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Tue, Oct. 15

PeaceBuilders plan week of activities leading to Day of Peace
Mission: To inspire the community to believe in – and work toward – a more peaceful, livable world

Participants in the 2017 Peace Week place their painted rocks in a mandala in the shape of a peace symbol. Each rock had a message of peace on it. (Jane Cheek/Courtesy)

Participants in the 2017 Peace Week place their painted rocks in a mandala in the shape of a peace symbol. Each rock had a message of peace on it. (Jane Cheek/Courtesy)

Community Circle slated for Sept. 20

La Tierra Community School offers a Community Circle for all interested at 8:15 a.m. Thursday, Sept. 20, at the school located at 124 N. Virginia St. in Prescott. It will last about 45 minutes.

The students, teachers and staff invite families and people from the community to stand with them and recite the Peace Pledge. Several students ages 4-13 will talk about what peace means to them. In addition, students will sing about peace in different languages, and place Peace Pinwheels on the Peace Garden’s fence.

Beginning with stories, ending with a candlelight vigil, the Prescott PeaceBuilders have a week of activities and events in store for all ages and all people residing in the Quad Cities.

“Our goal is to build a culture of kindness and compassion. That means a gathering of the community,” said Mary Steenhoek, member of the Prescott PeaceBuilders organization. “The more visible we become and connect with each other, the more we see it happening.”

The first year a candlelight vigil for peace took place on the Yavapai County Courthouse Plaza was in 2015, and the vigil was the extent of festivities to celebrate the United Nations International Day of Peace. In 2016 and 2017, a full week of activities occurred, and more than 60 people took part in the candlelight vigil.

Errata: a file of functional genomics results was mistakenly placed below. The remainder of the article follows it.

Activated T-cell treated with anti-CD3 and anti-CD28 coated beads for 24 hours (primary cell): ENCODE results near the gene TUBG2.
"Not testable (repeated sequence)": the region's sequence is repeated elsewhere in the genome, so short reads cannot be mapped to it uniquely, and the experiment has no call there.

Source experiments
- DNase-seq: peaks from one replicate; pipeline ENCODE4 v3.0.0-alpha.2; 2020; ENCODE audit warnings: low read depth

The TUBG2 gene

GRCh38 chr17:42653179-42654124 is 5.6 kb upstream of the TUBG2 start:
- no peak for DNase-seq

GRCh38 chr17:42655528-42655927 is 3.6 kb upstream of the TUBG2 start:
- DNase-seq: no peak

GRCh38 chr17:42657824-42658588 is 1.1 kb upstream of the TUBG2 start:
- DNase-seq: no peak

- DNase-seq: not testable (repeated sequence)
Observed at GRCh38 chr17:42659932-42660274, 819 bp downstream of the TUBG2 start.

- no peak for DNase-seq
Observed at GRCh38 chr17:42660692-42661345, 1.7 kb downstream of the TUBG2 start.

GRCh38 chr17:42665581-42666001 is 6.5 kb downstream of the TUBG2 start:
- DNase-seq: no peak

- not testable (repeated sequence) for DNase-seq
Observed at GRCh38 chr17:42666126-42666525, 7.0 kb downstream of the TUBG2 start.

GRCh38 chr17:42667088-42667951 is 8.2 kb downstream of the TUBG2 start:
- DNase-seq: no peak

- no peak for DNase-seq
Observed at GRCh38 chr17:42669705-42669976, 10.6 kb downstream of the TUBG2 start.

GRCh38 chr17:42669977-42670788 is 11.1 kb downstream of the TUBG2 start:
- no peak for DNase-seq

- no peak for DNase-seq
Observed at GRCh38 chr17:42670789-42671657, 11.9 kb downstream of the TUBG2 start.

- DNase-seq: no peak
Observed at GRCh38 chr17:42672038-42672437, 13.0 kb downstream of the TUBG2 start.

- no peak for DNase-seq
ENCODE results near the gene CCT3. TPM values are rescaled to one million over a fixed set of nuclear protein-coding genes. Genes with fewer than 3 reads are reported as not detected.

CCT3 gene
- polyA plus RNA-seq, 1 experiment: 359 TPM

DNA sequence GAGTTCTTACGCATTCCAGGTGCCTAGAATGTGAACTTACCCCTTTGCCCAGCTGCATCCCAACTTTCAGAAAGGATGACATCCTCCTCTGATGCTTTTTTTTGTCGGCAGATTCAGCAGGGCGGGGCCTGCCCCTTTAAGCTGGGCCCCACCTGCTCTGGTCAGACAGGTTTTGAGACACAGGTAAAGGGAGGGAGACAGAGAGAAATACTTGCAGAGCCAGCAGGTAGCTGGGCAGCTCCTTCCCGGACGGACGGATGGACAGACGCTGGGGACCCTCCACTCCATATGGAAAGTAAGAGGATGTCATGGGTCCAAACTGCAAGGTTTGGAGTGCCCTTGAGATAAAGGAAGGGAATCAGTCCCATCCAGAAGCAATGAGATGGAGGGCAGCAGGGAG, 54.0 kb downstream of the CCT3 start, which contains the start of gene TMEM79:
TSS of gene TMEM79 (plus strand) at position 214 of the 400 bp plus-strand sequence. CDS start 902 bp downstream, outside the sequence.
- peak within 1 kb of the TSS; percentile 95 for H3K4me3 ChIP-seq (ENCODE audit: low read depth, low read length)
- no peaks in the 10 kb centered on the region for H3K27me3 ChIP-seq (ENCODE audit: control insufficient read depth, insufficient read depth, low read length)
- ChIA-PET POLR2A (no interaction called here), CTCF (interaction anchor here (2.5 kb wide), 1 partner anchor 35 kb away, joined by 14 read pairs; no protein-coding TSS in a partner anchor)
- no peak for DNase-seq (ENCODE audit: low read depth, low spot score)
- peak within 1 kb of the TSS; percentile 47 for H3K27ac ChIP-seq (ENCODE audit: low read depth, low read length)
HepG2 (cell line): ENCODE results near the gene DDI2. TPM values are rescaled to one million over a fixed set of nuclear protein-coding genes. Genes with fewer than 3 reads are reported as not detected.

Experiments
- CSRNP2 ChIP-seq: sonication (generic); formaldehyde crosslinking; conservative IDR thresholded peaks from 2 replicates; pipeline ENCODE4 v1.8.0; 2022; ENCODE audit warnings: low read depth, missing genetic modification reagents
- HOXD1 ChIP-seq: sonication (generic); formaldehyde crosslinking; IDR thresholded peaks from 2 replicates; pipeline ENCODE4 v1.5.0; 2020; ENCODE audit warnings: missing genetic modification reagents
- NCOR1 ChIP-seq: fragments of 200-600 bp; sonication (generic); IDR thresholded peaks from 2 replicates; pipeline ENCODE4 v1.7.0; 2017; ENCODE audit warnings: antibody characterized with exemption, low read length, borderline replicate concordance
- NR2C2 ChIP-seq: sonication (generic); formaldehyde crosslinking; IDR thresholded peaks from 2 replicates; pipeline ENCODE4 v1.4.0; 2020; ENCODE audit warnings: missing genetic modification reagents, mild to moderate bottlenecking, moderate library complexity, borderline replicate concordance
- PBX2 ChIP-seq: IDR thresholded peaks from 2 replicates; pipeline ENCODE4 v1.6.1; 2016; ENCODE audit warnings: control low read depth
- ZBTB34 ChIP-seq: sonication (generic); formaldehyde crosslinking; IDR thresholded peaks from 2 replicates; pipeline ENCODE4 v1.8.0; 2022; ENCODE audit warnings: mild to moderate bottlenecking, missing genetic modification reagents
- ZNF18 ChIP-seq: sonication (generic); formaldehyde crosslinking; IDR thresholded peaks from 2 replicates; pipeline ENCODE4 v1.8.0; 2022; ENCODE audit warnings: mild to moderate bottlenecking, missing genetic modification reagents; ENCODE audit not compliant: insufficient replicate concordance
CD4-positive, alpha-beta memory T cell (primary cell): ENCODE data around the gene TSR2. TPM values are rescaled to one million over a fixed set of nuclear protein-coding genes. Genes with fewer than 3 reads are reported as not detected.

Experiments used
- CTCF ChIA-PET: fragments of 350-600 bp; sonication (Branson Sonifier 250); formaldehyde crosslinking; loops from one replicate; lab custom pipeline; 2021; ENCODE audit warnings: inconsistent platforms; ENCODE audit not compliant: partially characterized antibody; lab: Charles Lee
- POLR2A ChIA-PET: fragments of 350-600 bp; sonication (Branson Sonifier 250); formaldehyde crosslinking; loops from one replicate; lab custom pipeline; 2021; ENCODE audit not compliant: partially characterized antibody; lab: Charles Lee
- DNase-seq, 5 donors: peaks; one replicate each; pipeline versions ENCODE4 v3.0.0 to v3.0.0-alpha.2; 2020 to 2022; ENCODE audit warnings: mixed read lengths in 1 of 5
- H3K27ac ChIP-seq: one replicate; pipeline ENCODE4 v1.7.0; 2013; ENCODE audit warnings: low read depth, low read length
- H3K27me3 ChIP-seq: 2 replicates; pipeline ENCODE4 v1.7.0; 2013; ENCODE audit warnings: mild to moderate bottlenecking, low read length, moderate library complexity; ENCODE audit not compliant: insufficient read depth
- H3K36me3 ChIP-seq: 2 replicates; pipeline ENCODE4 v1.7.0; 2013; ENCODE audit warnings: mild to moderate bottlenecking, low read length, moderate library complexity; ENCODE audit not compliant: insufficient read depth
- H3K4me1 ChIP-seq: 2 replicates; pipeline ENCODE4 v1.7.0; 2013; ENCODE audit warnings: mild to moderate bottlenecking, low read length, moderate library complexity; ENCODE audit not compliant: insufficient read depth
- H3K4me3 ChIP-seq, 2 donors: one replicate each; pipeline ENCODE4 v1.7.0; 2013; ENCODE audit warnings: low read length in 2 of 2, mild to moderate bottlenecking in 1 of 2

“We’re hoping for 100 participants this year,” Steenhoek, 77, said about the 7 p.m. Friday, Sept. 21, event.

This year’s topic, “The Kindness of Strangers,” has created an enthusiastic effect on the group, she said. “What a way to bond people together. But we have a lot of learning to do.”


The week starts off with the QUEST Storytelling Theater performance at 6 p.m. Saturday, Sept. 15, at the Thumb Butte Distillery, 400 N. Washington St. in Prescott. Storytellers come from all walks of life to share with the audience. The event is free; a $5 donation is appreciated.

“Only by recognizing and hearing stories of each other’s human experience can we understand each other and create the world we want,” states the group’s website at

On Sunday, Sept. 16, a Family Peace Festival takes place with entertainment, music, games and crafts from 3 to 6 p.m. at the Granite Creek Park ramada. Performances include Cheek to Cheek, Jonathan Best, Ladies of the Canyon, Rick Shore, Dennis Garvey and MacDougal Street West, and a Peter, Paul and Mary experience.

In between music, folks who are representing groups in town embodying a culture of kindness will share information about their work. A “peace passport” is available for stamps or stickers as people “travel” and visit the tables.